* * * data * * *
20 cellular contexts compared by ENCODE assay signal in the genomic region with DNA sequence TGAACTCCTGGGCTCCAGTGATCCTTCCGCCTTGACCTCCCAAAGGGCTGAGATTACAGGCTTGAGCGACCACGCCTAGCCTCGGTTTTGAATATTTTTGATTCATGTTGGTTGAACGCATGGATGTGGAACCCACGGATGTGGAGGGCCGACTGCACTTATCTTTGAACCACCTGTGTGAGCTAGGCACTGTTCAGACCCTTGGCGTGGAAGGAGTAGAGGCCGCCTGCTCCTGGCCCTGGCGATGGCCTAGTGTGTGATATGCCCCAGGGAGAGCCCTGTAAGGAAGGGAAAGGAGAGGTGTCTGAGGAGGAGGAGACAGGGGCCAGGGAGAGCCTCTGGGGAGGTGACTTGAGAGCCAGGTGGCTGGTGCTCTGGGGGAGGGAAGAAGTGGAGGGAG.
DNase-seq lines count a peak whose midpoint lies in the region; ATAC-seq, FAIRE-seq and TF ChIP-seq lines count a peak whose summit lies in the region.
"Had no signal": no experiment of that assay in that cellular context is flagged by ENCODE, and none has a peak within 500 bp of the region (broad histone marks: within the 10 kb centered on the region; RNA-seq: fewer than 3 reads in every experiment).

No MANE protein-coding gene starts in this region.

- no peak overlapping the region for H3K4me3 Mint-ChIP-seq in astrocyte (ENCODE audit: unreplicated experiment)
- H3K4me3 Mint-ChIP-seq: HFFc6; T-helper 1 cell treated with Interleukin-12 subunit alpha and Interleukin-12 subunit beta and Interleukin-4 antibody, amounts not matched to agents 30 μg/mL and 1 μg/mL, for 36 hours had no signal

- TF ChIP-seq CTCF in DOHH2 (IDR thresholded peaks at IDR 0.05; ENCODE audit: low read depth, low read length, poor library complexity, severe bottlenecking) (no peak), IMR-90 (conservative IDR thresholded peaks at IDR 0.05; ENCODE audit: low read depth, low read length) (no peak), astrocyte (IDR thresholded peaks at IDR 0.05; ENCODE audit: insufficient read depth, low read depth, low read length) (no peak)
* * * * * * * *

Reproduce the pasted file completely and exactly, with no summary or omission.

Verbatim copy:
20 cellular contexts compared by ENCODE assay signal in the genomic region with DNA sequence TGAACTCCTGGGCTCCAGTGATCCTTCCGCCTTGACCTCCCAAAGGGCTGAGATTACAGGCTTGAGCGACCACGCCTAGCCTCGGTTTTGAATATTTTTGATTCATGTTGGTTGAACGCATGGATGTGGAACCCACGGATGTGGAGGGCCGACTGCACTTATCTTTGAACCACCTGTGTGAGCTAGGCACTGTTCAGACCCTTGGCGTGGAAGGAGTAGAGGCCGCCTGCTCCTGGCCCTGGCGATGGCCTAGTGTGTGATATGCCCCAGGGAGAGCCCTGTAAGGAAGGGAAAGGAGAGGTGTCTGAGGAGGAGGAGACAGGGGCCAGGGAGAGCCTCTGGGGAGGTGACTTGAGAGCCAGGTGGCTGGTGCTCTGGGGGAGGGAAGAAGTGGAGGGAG.
DNase-seq lines count a peak whose midpoint lies in the region; ATAC-seq, FAIRE-seq and TF ChIP-seq lines count a peak whose summit lies in the region.
"Had no signal": no experiment of that assay in that cellular context is flagged by ENCODE, and none has a peak within 500 bp of the region (broad histone marks: within the 10 kb centered on the region; RNA-seq: fewer than 3 reads in every experiment).

No MANE protein-coding gene starts in this region.

- no peak overlapping the region for H3K4me3 Mint-ChIP-seq in astrocyte (ENCODE audit: unreplicated experiment)
- H3K4me3 Mint-ChIP-seq: HFFc6; T-helper 1 cell treated with Interleukin-12 subunit alpha and Interleukin-12 subunit beta and Interleukin-4 antibody, amounts not matched to agents 30 μg/mL and 1 μg/mL, for 36 hours had no signal

- TF ChIP-seq CTCF in DOHH2 (IDR thresholded peaks at IDR 0.05; ENCODE audit: low read depth, low read length, poor library complexity, severe bottlenecking) (no peak), IMR-90 (conservative IDR thresholded peaks at IDR 0.05; ENCODE audit: low read depth, low read length) (no peak), astrocyte (IDR thresholded peaks at IDR 0.05; ENCODE audit: insufficient read depth, low read depth, low read length) (no peak)